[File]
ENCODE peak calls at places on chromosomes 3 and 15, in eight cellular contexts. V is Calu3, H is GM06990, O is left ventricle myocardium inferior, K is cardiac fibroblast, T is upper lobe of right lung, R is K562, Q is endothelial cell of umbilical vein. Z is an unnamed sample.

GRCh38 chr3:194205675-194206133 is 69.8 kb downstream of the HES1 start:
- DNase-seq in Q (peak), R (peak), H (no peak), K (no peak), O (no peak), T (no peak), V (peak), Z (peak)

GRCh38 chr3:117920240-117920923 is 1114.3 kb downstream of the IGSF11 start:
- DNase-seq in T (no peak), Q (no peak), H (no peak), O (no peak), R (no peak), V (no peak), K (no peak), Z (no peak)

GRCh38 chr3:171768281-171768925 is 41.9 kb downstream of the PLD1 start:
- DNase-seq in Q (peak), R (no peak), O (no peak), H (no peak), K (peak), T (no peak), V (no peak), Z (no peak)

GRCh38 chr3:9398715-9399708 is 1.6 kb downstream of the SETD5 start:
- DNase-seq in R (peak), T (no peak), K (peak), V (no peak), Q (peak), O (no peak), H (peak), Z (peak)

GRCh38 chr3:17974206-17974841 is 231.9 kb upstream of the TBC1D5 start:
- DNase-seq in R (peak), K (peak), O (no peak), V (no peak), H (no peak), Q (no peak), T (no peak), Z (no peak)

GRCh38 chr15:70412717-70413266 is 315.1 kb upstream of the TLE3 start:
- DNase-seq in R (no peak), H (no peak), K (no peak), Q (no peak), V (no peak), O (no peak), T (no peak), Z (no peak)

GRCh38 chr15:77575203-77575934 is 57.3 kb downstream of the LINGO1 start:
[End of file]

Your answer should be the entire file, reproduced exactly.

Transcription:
ENCODE peak calls at places on chromosomes 3 and 15, in eight cellular contexts. V is Calu3, H is GM06990, O is left ventricle myocardium inferior, K is cardiac fibroblast, T is upper lobe of right lung, R is K562, Q is endothelial cell of umbilical vein. Z is an unnamed sample.

GRCh38 chr3:194205675-194206133 is 69.8 kb downstream of the HES1 start:
- DNase-seq in Q (peak), R (peak), H (no peak), K (no peak), O (no peak), T (no peak), V (peak), Z (peak)

GRCh38 chr3:117920240-117920923 is 1114.3 kb downstream of the IGSF11 start:
- DNase-seq in T (no peak), Q (no peak), H (no peak), O (no peak), R (no peak), V (no peak), K (no peak), Z (no peak)

GRCh38 chr3:171768281-171768925 is 41.9 kb downstream of the PLD1 start:
- DNase-seq in Q (peak), R (no peak), O (no peak), H (no peak), K (peak), T (no peak), V (no peak), Z (no peak)

GRCh38 chr3:9398715-9399708 is 1.6 kb downstream of the SETD5 start:
- DNase-seq in R (peak), T (no peak), K (peak), V (no peak), Q (peak), O (no peak), H (peak), Z (peak)

GRCh38 chr3:17974206-17974841 is 231.9 kb upstream of the TBC1D5 start:
- DNase-seq in R (peak), K (peak), O (no peak), V (no peak), H (no peak), Q (no peak), T (no peak), Z (no peak)

GRCh38 chr15:70412717-70413266 is 315.1 kb upstream of the TLE3 start:
- DNase-seq in R (no peak), H (no peak), K (no peak), Q (no peak), V (no peak), O (no peak), T (no peak), Z (no peak)

GRCh38 chr15:77575203-77575934 is 57.3 kb downstream of the LINGO1 start: